Wednesday, November 18, 2009

Torbay RTC: Personalised Pocket Learning

Live blog from #torbayrtc

Personalised Pocket Learning - making a distinction between handheld learning and netbook type devices. Studywiz uses a variety of interfaces to deliver their stuff. Can have Studywiz Mobile - browser based designed to work on mobile devices (e.g. iPhone) and also a portfolio iPhone App eLocker. Two way interactive products. eLocker and Mobile can be used as voting devices, camera, dictionaries, spirit levels... Teachers even saying they save on photocopying costs and can deliver content that might otherwise have gone on Interactive Whiteboards.

There is not a substantial body of research on mobile learning - partly because there is no stable mobile environment. Current mobile devices are convergent devices pulling in a range of functions and tools into one, pocket sized device.

Advantages include ubiquitous access - learning beyond the classroom. Includes home/school links and international links. See Travis Elis's (Ellen? - not sure of name) Travis Allen's YouTube video about the iSchool Initiative - he wants to see every school student with their own iTouch. {Update: Sorry about messing up Travis' name but I'm pleased he left me a comment that allowed me to fix it and add some other links. Clearly Louise's Australian accent threw me - "Allen" via Australian became "Ellen" :-) }

Children want to personalise their learning. Pupils want a space they can personalise and meet with other learners. Pocket Learning devices can increase motivation (speaker says the engagement lasts - not just novelty factor) and makes learning fun. Pupils are engaged but important to engage the wider community - parents and teachers need to know how the pupils will be using the devices educationally. It is not about goofing off in class to listen to music. Develop an Acceptable Use Policy and explain what you intend to do to pupils, parents, teachers, management...

Louise Duncan (the speaker) thinks that many paper handouts are lost or wasted but this doesn't happen to material delived to pocket devices.

Suggests that you implement in stages - don't try and do everything at once. Start small and build on successes. Asked how long it takes from discovering a piece of software to getting it installed and usable on school machines. It can take a long time! With pocket devices, such as iTouch, it is easy to get new apps onto all the devices - sync with teacher machine to share to all pupil devices. (As an aside, she said that searching YouTube with an application name often brings up video of applications in use - gives good idea of what they are like.)

Showed a slide with some iPhone/iTouch applications. Leaf trombone, classic books, story kit, Civilisation Revolution (history simulation), Wurdle, Geared (used in science classrooms). Strip Designer used to create activities based on screenshots and maps to create geography activities - three images side-by-side map/street view/pupil folder of same location. Google earth and virtual field trips, etc. Another simulation game for iPhone/iTouch is Virtual Villagers. Numeracy: iChoose random choice tool - great for probability. Timers, spreadsheets etc. Can also give gallery of images, e.g. coins, or images to represent fractions. Engaging students in science: TouchPhysics. Brushes: goes beyond the doodle - share and comment on other children's work. Also, can show animation with Brushes Viewer that plays back creation of picture. Literacy activities include podcasting, film as text, collaboration. Storynory allows ownload of audiobooks with online transcripts - words can be clicked on and defined. Etch-a-sketch lite.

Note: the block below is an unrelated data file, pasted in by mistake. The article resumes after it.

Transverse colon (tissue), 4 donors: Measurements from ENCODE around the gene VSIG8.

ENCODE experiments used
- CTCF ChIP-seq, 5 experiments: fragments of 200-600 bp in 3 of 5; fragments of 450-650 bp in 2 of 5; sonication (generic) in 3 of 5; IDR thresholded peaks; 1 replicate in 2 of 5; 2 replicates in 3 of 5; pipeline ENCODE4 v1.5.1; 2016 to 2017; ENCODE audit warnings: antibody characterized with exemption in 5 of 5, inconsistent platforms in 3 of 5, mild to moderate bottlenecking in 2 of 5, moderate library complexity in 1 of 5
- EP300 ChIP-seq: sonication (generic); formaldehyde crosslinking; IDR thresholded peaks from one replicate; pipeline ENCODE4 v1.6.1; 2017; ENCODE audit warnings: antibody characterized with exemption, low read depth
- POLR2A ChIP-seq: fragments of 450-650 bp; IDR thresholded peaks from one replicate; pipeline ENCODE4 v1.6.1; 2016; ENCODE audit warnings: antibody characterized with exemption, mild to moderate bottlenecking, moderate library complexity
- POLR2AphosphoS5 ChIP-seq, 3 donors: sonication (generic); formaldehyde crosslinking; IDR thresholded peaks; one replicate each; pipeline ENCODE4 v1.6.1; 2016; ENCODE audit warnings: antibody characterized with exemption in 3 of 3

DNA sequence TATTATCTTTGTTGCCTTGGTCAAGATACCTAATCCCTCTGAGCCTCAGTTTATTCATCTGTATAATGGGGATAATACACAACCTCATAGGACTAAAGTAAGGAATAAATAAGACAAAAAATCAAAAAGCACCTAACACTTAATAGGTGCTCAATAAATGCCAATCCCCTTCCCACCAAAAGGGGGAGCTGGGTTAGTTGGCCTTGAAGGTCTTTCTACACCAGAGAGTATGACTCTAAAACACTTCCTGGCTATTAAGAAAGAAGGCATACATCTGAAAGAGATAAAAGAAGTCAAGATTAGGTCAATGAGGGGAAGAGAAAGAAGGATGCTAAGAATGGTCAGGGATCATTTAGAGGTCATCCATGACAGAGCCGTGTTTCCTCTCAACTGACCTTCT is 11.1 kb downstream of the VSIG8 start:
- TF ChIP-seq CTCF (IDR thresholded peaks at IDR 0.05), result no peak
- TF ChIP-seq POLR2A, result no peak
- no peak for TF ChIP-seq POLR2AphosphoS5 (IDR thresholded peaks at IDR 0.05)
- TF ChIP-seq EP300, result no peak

Lyrics: tune wiki can bring up album art and lyrics as it is being played. Turn presentations to movies to the pupil's pocket devices. RSS feeds can pull relevant content directly n to pupil's devices. Can use flip style video recorders, bring into iMovie and then share out to pupil iPhones/iTouches. Sound recording directly onto device. Worth looking at iTunes U at least once a week {Must find chap from Cupertino who Tweets about good stuff happening on iTunes U - DDM}

The age we are does not determine how we use technology but it is our role as teachers to ensure relevant learning takes place and that pupils don't use devices simply to have fun. Worth integrating the devices with school admin system to deliver daily bulletins etc. Give teachers the devices six months before the pupils! Teachers at Louise's school found that pupils very quickly integrated into their lives and used much more effectively than textbooks/notebooks. Notebook and pocket devices have a three year lifespan so sustainability is an important consideration. Need configuration tools to make it easy to set up devices and add certificates to allow school internet access and filtering. More generally, a strategy to sync devices is important (e.g. ParaSync for iPods). Even basic issues like how will pupils charge their devices.

Louise has a blog that details loads of information and you can find her on Twitter at LouiseEDuncan.


Travis said...


This is Travis Allen founder of the iSchool Initiative, I just wanted to thank you for mentioning me and also correcting my name. Thanks!

Here is my video:

David said...

Thanks Travis

I'm impressed you found the post despite me mishearing your name. :-)

The iSchool idea looks interesting and you give some great ideas for possible education apps and uses.

Thanks again for your comment.

Sonu Gupta said...

This is such a wonderful thing to know. More power
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